Somalia is a failed state, representing a threat to itself, its neighbours and the wider world. In recent years, it has become notorious for the piracy off its coast and the rise of Islamic extremism, opening it up as a new 'southern front' in the war on terror. At least that is how it is inevitably portrayed by politicians and in the media. Mary Harper presents the first comprehensive account of the chaos into which the country has descended and the United States' renewed involvement there. In doing so, Harper argues that viewing Somalia through the prism of al-Qaeda risks further destabilizing the country and the entire Horn of Africa, while also showing that though the country may be a failed state, it is far from being a failed society. In reality, alternative forms of business, justice, education and local politics have survived and even flourished. Provocative in its analysis, Harper shows that until the international community starts to 'get it right' the consequences will be devastating, not just for Somalia, but for the world.
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This book, newly available in paperback, presents a distinctive theoretical approach to the problem of borders in the study of global politics. It turns from current debates about the presence or absence of borders between states to consider the possibility that the concept of the border of the state is being reconfigured in contemporary political life. The author uses critical resources found in poststructuralist thought to think in new ways about the relationship between borders, security and sovereign power, drawing on a range of thinkers including Agamben, Derrida and Foucault. He highlights the necessity of a more pluralized and radicalised view of what borders are and where they might be found and uses the problem of borders to critically explore the innovations and limits of poststructuralist scholarship.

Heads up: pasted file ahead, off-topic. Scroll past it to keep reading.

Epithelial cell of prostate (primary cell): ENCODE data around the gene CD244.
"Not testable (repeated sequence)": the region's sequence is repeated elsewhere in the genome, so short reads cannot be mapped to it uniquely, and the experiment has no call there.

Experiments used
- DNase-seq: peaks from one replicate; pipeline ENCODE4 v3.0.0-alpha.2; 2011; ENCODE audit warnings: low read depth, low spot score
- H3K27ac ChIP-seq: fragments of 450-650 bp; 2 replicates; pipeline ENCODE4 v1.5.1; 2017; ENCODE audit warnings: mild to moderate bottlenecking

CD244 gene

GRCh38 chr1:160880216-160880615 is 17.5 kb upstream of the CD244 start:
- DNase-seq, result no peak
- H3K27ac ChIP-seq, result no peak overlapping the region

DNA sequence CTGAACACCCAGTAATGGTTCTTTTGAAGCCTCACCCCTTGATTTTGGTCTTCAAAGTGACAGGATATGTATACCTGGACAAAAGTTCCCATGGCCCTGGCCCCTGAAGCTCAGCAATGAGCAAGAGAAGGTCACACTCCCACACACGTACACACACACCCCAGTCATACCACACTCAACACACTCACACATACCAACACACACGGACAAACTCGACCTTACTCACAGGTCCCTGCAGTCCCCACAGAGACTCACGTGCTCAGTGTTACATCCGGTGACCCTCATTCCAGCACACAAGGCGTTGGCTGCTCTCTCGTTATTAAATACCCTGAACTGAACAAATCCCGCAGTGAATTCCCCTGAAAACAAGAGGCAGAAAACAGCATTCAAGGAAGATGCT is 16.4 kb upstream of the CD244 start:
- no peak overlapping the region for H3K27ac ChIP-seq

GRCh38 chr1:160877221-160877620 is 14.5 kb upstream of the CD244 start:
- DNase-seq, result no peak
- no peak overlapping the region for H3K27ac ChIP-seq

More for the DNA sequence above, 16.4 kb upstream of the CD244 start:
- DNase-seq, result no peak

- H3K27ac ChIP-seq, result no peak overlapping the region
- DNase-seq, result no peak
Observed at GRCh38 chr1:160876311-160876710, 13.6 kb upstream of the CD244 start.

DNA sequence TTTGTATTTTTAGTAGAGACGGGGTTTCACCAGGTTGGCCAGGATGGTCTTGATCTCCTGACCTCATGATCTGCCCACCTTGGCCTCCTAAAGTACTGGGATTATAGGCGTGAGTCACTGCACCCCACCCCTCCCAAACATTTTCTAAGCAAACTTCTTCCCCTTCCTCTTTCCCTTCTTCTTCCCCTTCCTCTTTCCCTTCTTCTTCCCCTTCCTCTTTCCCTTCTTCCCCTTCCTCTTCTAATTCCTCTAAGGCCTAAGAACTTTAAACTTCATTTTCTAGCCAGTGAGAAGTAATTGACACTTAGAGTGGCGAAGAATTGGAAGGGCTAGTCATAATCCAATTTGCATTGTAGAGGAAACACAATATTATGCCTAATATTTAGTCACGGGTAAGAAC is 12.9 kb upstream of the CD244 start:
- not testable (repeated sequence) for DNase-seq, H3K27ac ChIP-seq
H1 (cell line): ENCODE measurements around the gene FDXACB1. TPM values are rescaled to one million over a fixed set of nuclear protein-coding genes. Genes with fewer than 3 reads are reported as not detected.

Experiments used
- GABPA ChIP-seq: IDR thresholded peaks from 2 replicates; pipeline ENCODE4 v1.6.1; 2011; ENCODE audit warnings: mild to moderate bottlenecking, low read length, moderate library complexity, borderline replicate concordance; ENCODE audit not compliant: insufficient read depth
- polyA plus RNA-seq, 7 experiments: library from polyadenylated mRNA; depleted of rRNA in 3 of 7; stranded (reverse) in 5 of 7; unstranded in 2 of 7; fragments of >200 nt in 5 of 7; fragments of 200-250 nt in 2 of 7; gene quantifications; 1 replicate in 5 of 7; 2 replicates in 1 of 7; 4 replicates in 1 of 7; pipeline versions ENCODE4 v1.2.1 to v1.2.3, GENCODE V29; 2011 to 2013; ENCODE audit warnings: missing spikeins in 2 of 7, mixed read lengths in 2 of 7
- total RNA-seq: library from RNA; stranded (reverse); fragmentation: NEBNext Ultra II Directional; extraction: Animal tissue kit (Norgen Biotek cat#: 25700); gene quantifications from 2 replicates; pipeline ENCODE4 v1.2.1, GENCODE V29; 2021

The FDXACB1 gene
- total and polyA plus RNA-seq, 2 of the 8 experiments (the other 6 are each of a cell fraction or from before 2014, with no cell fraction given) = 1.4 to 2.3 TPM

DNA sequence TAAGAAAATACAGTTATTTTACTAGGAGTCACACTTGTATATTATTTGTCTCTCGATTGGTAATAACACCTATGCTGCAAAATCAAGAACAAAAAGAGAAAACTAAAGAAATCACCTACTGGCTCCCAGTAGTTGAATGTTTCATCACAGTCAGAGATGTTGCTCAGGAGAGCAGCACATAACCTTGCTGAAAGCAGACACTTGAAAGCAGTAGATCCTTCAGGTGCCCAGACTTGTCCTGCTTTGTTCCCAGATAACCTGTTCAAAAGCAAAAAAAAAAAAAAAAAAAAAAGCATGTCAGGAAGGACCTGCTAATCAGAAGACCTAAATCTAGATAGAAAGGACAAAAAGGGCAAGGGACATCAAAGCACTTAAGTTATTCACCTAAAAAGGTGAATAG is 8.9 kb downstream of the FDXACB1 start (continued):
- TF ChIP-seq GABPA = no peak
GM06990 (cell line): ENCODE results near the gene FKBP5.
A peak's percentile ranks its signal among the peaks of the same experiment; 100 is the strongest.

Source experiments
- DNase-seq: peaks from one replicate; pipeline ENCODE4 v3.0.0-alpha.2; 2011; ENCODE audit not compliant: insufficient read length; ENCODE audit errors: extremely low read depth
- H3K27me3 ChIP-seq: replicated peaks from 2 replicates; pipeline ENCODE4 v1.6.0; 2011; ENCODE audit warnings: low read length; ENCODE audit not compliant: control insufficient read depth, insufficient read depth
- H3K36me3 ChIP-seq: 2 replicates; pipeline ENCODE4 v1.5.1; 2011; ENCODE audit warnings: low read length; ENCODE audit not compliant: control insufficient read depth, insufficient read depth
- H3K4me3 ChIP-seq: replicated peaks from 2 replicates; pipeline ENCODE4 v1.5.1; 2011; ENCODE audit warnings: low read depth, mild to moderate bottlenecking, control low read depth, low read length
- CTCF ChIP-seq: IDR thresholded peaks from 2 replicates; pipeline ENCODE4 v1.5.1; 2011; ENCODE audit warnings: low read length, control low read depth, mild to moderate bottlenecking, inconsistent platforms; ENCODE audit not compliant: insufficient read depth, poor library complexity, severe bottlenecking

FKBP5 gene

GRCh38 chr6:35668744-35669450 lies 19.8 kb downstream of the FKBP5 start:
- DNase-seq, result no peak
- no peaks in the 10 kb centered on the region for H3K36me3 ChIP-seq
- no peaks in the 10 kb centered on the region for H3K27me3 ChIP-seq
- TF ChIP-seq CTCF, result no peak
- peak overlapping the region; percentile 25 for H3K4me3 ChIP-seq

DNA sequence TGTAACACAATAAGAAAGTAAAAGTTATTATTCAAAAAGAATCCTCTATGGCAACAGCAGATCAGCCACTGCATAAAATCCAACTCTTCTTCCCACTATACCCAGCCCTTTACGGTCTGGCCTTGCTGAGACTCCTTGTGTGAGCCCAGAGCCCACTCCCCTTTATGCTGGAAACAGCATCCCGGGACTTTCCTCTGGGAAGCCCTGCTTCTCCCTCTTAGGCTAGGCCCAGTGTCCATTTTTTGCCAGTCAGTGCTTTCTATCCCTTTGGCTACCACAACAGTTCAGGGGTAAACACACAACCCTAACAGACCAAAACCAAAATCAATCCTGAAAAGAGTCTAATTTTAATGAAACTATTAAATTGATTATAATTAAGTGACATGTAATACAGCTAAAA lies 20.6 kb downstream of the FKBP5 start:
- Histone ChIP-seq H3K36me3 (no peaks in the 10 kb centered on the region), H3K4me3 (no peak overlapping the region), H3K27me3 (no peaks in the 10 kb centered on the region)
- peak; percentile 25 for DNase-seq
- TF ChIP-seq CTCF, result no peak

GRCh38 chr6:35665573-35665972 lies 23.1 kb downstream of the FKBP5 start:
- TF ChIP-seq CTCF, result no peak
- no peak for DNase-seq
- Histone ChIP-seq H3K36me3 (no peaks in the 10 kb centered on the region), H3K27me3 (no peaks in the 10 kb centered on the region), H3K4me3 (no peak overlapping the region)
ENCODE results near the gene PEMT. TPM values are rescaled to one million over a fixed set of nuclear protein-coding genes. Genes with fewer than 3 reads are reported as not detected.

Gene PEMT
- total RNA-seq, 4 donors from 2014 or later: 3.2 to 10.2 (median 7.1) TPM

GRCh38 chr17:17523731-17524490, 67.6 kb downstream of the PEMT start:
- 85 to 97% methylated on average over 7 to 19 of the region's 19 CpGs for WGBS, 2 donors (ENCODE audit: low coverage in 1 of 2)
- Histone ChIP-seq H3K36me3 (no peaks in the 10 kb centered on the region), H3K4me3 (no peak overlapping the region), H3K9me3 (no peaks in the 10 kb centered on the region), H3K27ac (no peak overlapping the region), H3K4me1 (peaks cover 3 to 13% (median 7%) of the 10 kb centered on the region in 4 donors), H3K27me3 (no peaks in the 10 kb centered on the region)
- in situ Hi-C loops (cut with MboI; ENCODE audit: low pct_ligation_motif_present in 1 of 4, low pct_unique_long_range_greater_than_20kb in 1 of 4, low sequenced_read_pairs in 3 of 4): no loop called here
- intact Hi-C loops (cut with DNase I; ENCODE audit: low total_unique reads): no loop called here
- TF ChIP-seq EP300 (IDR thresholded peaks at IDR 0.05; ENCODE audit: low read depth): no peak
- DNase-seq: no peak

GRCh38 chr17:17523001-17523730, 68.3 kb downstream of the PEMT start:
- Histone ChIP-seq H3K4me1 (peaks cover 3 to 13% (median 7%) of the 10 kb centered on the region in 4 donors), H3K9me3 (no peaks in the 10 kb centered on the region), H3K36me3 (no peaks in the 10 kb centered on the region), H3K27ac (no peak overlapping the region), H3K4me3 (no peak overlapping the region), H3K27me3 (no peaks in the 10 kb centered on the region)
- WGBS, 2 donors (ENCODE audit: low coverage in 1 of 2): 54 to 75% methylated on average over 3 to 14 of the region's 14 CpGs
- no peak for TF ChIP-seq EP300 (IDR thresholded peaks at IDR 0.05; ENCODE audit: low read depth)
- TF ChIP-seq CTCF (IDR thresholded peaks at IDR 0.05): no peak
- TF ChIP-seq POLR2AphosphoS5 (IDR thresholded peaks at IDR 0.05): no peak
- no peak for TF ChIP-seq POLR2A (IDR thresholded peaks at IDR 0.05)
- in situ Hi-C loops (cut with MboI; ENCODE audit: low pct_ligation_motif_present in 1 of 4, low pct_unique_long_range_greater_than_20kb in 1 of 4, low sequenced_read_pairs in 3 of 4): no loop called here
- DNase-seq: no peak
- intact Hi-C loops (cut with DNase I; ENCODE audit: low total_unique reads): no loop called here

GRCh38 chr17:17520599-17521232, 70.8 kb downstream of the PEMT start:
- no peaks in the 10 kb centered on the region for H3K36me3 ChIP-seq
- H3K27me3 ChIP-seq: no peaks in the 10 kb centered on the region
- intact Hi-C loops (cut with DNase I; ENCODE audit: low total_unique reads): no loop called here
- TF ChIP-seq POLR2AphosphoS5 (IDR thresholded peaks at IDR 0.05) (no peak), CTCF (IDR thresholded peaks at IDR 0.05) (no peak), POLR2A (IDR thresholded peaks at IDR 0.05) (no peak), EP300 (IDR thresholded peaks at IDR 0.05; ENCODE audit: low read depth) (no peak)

The growth of countries such as India, China, Brazil, Russia, South Africa and Kenya is generating a new landscape. The tallest buildings, biggest dams, highest-grossing movies and most advanced mobile phones are now all being made outside Europe and the United States. Countries that previously lacked polotical confidence and national pride are finding them. Is this an opportunity, or a threat? Fareed Zakaria's acclaimed bestseller, now expanded with a new afterword and throroughly updated throughout, has been heralded as the most thought-provoking book yet on our uncertain times. With lucidity, insight and imagination, he shows how the West must transform its global strategy, moving from a position of hegemony to one that recognizes this seismic power shift.